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3646 Multi-Cancer Early Detection Test Is Sensitive and Accurate in Detecting Shared DNA Methylation Signal in a Variety of Lymphoid and Plasma Cell Neoplasms

Program: Oral and Poster Abstracts
Session: 803. Emerging Tools, Techniques and Artificial Intelligence in Hematology: Poster II
Hematology Disease Topics & Pathways:
Research, artificial intelligence (AI), clinical trials, Hodgkin lymphoma, non-Hodgkin lymphoma, assays, Lymphomas, B Cell lymphoma, Plasma Cell Disorders, bioinformatics, Clinical Research, T Cell lymphoma, indolent lymphoma, Diseases, aggressive lymphoma, Lymphoid Malignancies, emerging technologies, Technology and Procedures, machine learning
Sunday, December 10, 2023, 6:00 PM-8:00 PM

Candace Westgate1*, Gilles Salles, MD, PhD2, Stephannie Shih3*, Margarita Lopatin3*, Kathryn N. Kurtzman3*, Katerina Kappes, BSc4*, Oliver Venn, Ph.D3*, Samir Parekh, MD4, Jeffrey M. Venstrom3*, Anas Younes5 and Rita Shaknovich, MD, PhD3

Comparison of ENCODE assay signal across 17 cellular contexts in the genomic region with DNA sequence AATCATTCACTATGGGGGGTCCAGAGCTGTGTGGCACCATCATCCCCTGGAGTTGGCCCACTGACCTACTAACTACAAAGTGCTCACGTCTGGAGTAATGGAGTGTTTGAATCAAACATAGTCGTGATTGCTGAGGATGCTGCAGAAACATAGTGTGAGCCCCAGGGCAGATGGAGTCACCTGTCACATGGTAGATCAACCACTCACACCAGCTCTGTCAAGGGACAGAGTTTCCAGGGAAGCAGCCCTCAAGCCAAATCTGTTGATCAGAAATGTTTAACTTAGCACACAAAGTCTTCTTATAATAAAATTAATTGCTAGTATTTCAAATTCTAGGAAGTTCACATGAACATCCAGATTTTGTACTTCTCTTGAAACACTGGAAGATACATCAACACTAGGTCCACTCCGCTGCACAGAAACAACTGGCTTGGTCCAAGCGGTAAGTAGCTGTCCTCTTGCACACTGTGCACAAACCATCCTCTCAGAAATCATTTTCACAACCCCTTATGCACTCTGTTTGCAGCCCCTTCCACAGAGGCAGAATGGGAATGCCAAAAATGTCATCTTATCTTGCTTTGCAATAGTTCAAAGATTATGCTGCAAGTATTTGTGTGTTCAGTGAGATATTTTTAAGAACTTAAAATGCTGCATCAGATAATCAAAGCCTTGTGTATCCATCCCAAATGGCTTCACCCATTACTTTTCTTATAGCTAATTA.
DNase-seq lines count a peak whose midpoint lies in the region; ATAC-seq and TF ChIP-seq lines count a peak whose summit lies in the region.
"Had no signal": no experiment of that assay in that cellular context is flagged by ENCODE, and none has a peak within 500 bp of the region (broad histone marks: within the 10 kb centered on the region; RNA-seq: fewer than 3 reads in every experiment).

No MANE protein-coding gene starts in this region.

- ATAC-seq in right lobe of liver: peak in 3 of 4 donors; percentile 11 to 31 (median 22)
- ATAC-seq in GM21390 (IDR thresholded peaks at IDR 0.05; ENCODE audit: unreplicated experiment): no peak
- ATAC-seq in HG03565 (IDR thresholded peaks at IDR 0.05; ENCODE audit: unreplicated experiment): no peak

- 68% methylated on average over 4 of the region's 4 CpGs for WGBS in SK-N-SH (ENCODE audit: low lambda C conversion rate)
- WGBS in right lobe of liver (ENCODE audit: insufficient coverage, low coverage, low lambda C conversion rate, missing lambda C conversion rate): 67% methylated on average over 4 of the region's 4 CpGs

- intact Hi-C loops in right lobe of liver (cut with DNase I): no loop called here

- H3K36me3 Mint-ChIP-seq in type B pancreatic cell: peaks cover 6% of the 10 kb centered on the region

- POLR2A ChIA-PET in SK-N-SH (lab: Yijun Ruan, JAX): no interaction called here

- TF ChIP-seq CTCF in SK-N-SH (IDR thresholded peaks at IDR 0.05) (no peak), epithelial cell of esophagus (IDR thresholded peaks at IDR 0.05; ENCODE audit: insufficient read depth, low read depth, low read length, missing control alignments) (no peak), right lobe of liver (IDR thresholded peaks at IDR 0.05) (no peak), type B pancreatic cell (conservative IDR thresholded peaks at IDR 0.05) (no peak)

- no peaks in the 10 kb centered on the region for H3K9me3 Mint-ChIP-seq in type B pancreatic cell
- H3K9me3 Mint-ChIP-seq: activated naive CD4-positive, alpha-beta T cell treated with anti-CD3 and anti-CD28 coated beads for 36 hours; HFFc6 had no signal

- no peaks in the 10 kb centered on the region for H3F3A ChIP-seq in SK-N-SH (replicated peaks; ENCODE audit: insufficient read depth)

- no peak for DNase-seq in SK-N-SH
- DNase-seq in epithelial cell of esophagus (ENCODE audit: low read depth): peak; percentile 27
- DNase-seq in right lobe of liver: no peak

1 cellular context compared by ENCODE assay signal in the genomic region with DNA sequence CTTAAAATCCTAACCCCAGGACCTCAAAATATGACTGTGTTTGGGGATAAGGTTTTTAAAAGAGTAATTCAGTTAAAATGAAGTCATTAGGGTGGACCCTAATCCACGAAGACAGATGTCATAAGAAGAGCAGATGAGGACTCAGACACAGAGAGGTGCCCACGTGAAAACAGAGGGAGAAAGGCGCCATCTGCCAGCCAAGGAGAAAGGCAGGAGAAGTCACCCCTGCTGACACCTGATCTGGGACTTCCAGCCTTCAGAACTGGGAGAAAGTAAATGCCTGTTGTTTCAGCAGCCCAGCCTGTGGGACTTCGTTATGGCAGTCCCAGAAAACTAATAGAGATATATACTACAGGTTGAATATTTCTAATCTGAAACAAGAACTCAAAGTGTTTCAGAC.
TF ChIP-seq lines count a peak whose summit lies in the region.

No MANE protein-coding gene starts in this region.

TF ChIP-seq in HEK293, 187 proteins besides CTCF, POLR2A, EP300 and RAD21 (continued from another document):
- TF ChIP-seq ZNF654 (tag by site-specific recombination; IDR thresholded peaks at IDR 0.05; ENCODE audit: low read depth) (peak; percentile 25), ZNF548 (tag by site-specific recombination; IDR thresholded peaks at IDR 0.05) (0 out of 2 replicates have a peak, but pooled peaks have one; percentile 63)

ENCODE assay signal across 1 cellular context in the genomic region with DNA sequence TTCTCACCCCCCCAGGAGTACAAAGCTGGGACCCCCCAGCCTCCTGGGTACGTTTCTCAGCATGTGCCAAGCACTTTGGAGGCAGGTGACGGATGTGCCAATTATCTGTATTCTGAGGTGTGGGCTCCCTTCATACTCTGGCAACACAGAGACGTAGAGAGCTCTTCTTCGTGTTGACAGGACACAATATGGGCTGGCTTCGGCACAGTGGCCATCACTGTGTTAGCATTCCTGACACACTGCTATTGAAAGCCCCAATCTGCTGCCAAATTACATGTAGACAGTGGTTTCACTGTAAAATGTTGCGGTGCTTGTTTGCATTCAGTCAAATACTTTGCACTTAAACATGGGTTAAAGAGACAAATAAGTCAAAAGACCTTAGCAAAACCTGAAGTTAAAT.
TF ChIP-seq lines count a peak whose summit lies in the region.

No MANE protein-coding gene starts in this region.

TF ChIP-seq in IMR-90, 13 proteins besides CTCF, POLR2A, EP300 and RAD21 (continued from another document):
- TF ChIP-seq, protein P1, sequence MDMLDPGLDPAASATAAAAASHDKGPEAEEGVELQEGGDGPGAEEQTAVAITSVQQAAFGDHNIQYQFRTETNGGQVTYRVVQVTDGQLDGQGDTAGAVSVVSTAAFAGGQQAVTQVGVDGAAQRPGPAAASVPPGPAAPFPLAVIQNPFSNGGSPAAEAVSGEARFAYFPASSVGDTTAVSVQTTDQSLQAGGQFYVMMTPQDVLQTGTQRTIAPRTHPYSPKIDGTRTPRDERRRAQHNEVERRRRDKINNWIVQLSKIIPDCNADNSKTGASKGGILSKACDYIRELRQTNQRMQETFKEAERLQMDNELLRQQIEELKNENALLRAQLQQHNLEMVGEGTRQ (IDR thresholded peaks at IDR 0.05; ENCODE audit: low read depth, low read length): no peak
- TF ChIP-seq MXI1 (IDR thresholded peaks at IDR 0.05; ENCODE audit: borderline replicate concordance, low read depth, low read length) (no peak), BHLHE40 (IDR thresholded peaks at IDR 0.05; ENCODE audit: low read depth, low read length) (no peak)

1Adventist Health, Saint Helena, CA
2Cellular Therapy Service, Department of Medicine, Memorial Sloan Kettering Cancer Center, New York, NY
3GRAIL, LLC, Menlo Park, CA
4Mount Sinai Hospital, New York, NY
5AstraZeneca, New York, NY

Background: Recent technological advances in molecular diagnostics have facilitated development of blood-based multi-cancer early detection (MCED) tests intended to complement standard of care single-cancer screening. Implementing MCED at population scale has the potential to improve survival for patients with lymphoid neoplasms (LyN) and plasma cell neoplasms (PCN). The Galleri test, launched in 2021, is the first commercially available liquid biopsy MCED test in the United States that has been validated. Galleri is a genome-wide targeted methylation sequencing test that detects cancer-related DNA methylation changes in cfDNA that are shared by many cancers. By targeting 100K fragments in the genome and ~1 million CpGs, processed by a machine learning classification algorithm, Galleri is able to not only detect the presence of a cancer signal, but also to identify the most likely origin of the cancer signal (CSO) in a tissue or organ. Here we report specific performance of Galleri in LyN and PCN, reported as either lymphoid or plasma cell CSO from two large clinical studies and real-world implementation (RWE) among 100,000 individuals.